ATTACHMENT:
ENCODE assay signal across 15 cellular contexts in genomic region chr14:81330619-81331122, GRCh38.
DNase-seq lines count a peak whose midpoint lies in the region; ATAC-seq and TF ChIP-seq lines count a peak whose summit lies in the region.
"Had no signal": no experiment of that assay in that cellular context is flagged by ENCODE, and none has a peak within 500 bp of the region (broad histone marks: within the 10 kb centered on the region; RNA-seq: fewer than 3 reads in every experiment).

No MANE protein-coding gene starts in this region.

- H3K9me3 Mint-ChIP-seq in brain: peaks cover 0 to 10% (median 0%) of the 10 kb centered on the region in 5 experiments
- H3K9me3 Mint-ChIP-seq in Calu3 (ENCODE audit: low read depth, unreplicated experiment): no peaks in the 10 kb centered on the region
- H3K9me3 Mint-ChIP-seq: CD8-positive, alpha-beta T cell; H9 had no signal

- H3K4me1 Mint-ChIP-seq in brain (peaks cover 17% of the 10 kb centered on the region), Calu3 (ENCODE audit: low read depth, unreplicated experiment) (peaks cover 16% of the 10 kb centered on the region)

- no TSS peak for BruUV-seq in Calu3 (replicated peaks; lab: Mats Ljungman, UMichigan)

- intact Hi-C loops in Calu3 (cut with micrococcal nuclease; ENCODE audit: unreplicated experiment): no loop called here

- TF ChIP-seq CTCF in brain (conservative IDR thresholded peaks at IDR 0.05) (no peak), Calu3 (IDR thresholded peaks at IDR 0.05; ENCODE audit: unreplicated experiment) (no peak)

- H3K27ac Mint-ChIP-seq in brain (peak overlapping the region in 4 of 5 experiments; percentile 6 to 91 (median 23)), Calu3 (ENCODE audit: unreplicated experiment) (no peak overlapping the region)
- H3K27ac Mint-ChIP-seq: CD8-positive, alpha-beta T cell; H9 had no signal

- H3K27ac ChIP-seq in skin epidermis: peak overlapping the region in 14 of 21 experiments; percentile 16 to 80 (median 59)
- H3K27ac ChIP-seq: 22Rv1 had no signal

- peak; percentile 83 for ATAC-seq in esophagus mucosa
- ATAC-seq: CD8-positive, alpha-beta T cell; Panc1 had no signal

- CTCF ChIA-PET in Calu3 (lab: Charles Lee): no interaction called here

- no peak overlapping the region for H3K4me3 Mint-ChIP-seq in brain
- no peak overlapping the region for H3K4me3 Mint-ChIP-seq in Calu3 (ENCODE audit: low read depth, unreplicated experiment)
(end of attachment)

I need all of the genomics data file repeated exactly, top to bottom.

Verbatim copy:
ENCODE assay signal across 15 cellular contexts in genomic region chr14:81330619-81331122, GRCh38.
DNase-seq lines count a peak whose midpoint lies in the region; ATAC-seq and TF ChIP-seq lines count a peak whose summit lies in the region.
"Had no signal": no experiment of that assay in that cellular context is flagged by ENCODE, and none has a peak within 500 bp of the region (broad histone marks: within the 10 kb centered on the region; RNA-seq: fewer than 3 reads in every experiment).

No MANE protein-coding gene starts in this region.

- H3K9me3 Mint-ChIP-seq in brain: peaks cover 0 to 10% (median 0%) of the 10 kb centered on the region in 5 experiments
- H3K9me3 Mint-ChIP-seq in Calu3 (ENCODE audit: low read depth, unreplicated experiment): no peaks in the 10 kb centered on the region
- H3K9me3 Mint-ChIP-seq: CD8-positive, alpha-beta T cell; H9 had no signal

- H3K4me1 Mint-ChIP-seq in brain (peaks cover 17% of the 10 kb centered on the region), Calu3 (ENCODE audit: low read depth, unreplicated experiment) (peaks cover 16% of the 10 kb centered on the region)

- no TSS peak for BruUV-seq in Calu3 (replicated peaks; lab: Mats Ljungman, UMichigan)

- intact Hi-C loops in Calu3 (cut with micrococcal nuclease; ENCODE audit: unreplicated experiment): no loop called here

- TF ChIP-seq CTCF in brain (conservative IDR thresholded peaks at IDR 0.05) (no peak), Calu3 (IDR thresholded peaks at IDR 0.05; ENCODE audit: unreplicated experiment) (no peak)

- H3K27ac Mint-ChIP-seq in brain (peak overlapping the region in 4 of 5 experiments; percentile 6 to 91 (median 23)), Calu3 (ENCODE audit: unreplicated experiment) (no peak overlapping the region)
- H3K27ac Mint-ChIP-seq: CD8-positive, alpha-beta T cell; H9 had no signal

- H3K27ac ChIP-seq in skin epidermis: peak overlapping the region in 14 of 21 experiments; percentile 16 to 80 (median 59)
- H3K27ac ChIP-seq: 22Rv1 had no signal

- peak; percentile 83 for ATAC-seq in esophagus mucosa
- ATAC-seq: CD8-positive, alpha-beta T cell; Panc1 had no signal

- CTCF ChIA-PET in Calu3 (lab: Charles Lee): no interaction called here

- no peak overlapping the region for H3K4me3 Mint-ChIP-seq in brain
- no peak overlapping the region for H3K4me3 Mint-ChIP-seq in Calu3 (ENCODE audit: low read depth, unreplicated experiment)